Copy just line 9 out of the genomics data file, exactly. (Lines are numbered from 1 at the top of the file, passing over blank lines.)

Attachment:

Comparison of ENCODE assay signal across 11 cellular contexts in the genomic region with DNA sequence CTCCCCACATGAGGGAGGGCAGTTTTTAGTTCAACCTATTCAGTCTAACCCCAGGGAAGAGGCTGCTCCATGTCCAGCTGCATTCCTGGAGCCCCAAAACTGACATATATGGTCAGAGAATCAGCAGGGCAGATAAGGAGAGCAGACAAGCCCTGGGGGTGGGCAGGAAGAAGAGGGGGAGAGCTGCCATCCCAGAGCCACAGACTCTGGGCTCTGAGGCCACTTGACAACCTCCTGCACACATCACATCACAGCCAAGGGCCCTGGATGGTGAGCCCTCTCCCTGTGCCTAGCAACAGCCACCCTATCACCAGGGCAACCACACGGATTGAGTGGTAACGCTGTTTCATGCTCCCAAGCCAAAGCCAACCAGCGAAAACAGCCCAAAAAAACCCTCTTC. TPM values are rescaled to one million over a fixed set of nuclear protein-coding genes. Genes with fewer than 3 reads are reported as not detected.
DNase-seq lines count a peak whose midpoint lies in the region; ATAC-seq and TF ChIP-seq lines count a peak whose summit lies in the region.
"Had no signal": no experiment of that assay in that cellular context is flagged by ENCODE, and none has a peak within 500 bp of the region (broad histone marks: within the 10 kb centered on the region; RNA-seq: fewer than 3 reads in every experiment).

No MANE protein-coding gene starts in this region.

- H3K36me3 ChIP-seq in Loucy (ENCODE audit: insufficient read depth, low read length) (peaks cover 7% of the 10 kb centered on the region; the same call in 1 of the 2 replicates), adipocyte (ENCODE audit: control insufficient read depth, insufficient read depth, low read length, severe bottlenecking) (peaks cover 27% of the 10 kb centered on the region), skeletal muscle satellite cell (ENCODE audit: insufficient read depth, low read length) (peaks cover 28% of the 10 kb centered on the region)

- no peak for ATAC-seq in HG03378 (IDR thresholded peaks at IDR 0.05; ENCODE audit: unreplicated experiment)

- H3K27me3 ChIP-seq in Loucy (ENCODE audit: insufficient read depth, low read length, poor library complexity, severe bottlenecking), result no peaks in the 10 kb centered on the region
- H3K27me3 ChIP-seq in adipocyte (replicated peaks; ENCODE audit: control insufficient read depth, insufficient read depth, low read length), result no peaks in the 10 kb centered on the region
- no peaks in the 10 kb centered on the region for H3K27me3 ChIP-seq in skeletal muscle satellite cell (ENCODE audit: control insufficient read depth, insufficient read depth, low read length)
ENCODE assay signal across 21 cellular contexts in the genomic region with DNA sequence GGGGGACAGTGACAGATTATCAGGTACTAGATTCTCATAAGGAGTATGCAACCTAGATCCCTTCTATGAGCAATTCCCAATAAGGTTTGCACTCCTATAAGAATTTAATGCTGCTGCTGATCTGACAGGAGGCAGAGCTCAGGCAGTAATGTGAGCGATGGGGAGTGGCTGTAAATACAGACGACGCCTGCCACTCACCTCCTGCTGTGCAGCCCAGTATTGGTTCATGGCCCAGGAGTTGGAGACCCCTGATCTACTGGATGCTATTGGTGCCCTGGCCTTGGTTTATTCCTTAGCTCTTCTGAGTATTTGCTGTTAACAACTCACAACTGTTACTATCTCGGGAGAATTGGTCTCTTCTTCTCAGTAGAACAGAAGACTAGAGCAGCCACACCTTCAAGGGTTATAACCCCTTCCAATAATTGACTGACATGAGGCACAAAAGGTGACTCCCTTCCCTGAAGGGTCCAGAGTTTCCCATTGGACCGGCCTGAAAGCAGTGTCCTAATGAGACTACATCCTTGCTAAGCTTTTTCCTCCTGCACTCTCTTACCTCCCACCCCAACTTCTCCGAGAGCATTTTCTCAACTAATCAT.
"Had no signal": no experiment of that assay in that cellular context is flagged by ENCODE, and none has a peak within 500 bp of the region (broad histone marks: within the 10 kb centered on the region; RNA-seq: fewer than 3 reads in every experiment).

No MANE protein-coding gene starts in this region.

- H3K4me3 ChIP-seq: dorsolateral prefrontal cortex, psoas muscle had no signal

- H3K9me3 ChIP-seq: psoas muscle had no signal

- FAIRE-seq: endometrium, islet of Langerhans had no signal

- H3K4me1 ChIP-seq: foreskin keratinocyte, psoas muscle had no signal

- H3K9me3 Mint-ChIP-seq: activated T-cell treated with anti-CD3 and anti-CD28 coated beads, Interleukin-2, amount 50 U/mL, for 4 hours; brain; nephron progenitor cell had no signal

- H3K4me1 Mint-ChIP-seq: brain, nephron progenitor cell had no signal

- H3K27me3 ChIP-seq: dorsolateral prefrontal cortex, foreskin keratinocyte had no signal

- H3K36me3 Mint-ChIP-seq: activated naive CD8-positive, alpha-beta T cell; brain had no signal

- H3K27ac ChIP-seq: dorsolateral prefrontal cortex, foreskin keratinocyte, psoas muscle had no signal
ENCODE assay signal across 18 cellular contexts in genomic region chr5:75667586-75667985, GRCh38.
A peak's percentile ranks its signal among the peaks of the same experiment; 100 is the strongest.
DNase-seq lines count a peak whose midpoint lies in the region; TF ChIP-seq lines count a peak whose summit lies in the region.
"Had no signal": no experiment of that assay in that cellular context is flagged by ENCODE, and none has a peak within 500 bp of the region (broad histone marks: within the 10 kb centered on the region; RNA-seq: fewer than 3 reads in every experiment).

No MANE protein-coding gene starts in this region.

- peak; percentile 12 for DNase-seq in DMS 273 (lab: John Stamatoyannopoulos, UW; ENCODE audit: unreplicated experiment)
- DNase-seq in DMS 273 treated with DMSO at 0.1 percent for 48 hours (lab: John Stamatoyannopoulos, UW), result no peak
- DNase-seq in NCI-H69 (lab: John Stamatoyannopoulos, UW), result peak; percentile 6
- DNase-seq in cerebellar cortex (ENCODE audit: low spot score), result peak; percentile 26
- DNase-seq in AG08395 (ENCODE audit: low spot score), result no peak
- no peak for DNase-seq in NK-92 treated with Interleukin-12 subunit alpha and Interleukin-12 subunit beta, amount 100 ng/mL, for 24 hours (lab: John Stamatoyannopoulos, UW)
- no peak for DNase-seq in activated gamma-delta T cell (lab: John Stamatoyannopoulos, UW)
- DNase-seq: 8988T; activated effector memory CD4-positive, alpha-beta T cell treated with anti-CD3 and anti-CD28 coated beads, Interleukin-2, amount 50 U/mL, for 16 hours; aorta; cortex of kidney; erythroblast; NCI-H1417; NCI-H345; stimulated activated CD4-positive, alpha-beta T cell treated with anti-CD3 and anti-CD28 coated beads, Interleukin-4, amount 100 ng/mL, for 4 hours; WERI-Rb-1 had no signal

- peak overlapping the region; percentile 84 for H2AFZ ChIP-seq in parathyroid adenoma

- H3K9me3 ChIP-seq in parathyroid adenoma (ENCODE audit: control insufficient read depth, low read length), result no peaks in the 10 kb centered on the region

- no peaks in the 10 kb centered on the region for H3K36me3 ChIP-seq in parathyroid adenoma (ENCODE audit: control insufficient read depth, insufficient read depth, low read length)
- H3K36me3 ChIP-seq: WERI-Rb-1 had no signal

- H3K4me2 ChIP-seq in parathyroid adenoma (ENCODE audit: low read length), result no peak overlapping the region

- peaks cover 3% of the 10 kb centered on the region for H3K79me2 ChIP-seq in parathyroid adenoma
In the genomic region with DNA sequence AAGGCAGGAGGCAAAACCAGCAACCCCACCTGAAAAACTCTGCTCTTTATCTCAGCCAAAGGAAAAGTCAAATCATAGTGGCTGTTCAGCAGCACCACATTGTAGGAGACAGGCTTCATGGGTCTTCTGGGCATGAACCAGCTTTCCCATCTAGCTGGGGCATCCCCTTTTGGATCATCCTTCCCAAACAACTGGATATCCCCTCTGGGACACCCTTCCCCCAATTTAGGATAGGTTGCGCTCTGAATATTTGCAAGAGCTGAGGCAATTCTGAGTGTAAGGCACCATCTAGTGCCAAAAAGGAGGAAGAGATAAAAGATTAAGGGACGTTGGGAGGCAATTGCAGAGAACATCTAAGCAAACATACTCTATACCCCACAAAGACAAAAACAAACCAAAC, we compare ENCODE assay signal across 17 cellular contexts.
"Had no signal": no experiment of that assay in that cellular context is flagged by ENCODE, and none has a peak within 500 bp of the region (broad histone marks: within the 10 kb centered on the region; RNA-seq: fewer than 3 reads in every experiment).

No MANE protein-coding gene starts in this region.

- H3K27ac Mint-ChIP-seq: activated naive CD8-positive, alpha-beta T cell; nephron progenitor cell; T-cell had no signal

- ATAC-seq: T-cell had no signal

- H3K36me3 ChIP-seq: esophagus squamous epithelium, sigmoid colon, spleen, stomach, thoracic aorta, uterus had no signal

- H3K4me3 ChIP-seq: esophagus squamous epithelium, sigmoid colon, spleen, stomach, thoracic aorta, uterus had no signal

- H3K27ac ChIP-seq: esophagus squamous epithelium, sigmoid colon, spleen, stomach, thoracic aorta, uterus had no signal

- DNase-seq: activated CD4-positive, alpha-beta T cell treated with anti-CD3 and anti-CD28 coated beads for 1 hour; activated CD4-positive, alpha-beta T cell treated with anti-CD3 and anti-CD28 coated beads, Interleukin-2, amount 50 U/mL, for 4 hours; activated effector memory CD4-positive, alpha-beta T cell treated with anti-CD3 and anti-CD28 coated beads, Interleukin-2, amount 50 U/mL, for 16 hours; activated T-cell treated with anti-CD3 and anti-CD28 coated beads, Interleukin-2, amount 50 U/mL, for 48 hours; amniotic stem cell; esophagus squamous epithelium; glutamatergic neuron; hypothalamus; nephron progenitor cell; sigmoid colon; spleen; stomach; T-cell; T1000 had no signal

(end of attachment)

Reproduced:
- no peaks in the 10 kb centered on the region for H3K27me3 ChIP-seq in skeletal muscle satellite cell (ENCODE audit: control insufficient read depth, insufficient read depth, low read length)